Drug coverage. As the recent discussion of expanding drug benefits under Medicare illustrated, affordability of prescription drugs is a huge problem. Under the NHI program all prescription drugs and medical supplies prescribed by a licensed practitioner would be paid for by the federal government, based on a national formulary, and made available to all with no out-of-pocket charges.

Non-disability-related health care. Many care providers focus so much on the disability-related health care needs of their patients that the more general needs are neglected. The Kaiser study pointed out that PWDs “are less likely than the general population to receive preventive services [e.g. mammograms, dental exams] and receive these services considerably less frequently than is generally recommended.” Under an NHI plan, where there would be no possibility of saving money by risk avoidance and cost-shifting, it would be clear that prevention and wellness is in the best interests of everyone. This would make it far more likely that PWDs would receive such care at the same rate as the general population.

Home services often not covered. Advocates stress that there is a big difference between health insurance and long-term care insurance. Many PWDs need little in the way of “health care’ of the type covered by health insurance. Instead, the greatest ongoing need may be for ongoing support for activities of daily living. The NHI program would cover people with disabilities of all ages for all necessary home and nursing home care, with local public agencies in each community determining eligibility and coordinating care. The Physicians’ Proposal states that “Since most elderly people and people with disabilities would prefer to remain in their homes, the program would encourage home- and community-based services.” Again, since the program is universal, the fiscal advantages of keeping people in their homes and in their communities would be a powerful incentive to follow through on this promise.

There are some risks for Minnesotans with disabilities in going to the NHI system.

State-to-state variation. Many people with disabilities rely on Medicaid to pay for needed health care and support with activities of daily living. Under the current system, coverage under Medicaid varies widely from state to state. Currently, the health care system and public programs serving PWDs are better in Minnesota than in many other states. This means that there is a risk of a reduction in benefits for Minnesotans under the NHI system, as there may be political pressure to level the “playing field” at a mid-point rather than at the higher Minnesota level.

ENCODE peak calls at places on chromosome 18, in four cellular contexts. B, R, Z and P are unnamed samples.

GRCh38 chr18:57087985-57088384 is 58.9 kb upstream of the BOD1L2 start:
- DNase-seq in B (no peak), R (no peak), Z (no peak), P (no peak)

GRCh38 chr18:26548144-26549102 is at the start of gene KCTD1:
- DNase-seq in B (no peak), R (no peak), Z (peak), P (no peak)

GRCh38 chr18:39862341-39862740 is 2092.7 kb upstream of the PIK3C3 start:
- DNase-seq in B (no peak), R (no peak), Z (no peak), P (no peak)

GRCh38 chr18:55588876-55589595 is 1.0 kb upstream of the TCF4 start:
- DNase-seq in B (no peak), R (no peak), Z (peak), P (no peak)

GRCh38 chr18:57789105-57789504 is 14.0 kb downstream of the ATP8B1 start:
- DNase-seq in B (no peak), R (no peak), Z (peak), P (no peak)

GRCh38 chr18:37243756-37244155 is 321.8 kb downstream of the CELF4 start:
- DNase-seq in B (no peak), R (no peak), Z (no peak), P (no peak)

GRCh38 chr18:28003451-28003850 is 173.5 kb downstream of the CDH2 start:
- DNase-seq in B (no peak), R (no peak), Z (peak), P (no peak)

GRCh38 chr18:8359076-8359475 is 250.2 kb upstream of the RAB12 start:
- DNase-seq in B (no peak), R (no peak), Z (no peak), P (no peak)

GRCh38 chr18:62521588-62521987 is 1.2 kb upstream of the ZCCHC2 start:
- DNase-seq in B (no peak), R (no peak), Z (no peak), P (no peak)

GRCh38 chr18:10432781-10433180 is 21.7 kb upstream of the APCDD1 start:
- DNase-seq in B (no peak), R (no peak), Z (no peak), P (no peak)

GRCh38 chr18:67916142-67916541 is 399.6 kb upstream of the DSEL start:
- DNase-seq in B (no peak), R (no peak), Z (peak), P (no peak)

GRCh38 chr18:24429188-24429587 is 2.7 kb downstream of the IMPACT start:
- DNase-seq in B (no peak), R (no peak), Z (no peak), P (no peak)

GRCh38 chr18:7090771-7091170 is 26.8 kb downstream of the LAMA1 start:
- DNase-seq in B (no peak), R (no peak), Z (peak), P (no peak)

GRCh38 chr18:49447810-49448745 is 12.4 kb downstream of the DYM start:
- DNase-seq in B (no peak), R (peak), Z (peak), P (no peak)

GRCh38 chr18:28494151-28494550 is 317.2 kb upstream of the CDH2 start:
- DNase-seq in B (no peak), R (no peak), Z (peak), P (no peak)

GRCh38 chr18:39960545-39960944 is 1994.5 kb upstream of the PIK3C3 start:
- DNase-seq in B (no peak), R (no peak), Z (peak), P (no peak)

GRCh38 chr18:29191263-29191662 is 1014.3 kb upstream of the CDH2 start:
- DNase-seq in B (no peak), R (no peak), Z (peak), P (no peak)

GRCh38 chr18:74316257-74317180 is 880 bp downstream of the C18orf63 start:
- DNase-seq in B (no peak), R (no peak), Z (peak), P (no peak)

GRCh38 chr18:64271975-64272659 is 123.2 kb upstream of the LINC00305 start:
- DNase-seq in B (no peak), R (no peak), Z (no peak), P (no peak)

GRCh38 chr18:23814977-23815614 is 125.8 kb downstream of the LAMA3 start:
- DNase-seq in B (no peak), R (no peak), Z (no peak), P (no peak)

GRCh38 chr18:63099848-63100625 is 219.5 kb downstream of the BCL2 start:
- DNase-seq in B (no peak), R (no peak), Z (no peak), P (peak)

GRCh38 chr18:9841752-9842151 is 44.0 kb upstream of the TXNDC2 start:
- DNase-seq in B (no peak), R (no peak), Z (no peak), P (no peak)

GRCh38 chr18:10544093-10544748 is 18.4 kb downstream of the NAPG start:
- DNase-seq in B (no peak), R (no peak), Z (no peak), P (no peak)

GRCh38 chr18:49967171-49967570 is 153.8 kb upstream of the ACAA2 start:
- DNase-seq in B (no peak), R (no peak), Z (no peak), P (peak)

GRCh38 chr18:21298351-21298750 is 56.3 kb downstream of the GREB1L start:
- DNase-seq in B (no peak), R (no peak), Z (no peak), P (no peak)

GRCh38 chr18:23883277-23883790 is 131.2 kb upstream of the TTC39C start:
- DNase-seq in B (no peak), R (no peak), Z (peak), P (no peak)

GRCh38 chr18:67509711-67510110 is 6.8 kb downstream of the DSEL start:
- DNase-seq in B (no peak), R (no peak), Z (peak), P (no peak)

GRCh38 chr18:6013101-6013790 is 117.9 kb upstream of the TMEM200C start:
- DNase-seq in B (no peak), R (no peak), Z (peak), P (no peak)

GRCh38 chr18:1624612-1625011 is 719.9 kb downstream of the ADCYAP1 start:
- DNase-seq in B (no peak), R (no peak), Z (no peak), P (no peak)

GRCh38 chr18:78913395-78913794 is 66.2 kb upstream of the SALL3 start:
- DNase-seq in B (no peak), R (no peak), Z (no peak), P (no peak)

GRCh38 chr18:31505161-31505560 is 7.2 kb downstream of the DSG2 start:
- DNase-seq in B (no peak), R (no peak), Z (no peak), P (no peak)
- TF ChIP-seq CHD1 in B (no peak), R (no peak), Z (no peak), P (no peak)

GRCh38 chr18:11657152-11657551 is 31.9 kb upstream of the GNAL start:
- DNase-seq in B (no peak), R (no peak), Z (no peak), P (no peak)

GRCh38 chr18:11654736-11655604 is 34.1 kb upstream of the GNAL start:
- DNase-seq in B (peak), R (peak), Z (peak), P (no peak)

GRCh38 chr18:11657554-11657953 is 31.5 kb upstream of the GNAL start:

Benefits design/definition of disability Chris Duff points out that “We need to have different programs for different needs, and there is a great risk of a universal system gravitating toward a one-size-fits-all approach, which would ill-serve PWDs… The danger is a tyranny of the [able-bodied] majority over the minority.”

In the end, advocates stress that, under any new universal system as well as under the current system, the most important thing is that PWDs have a seat at the table. The crucial decisions about design, implementation, program eligibility, benefit sets, and so forth – the decisions that determine the quantity and the quality of health care for most people with disabilities – will have to be made under any system. If and when our current dysfunctional health care system is replaced by a system of National Health Insurance, the degree to which the needs of people with disabilities are met will depend, as it does now, on the political clout of the disabled population.

The final word goes to Ida Hollander, Executive Director of Physicians for a National Health Program, sponsor of the Physicians’ Working Group for Single-Payer National Health Insurance. In an interview with Access Press, she said, “It’s important for PWDs to be very active in the [health care] reform movement… Groups that work with PWDs must participate in the movement, educating people about the needs of PWDs. That is just really important.”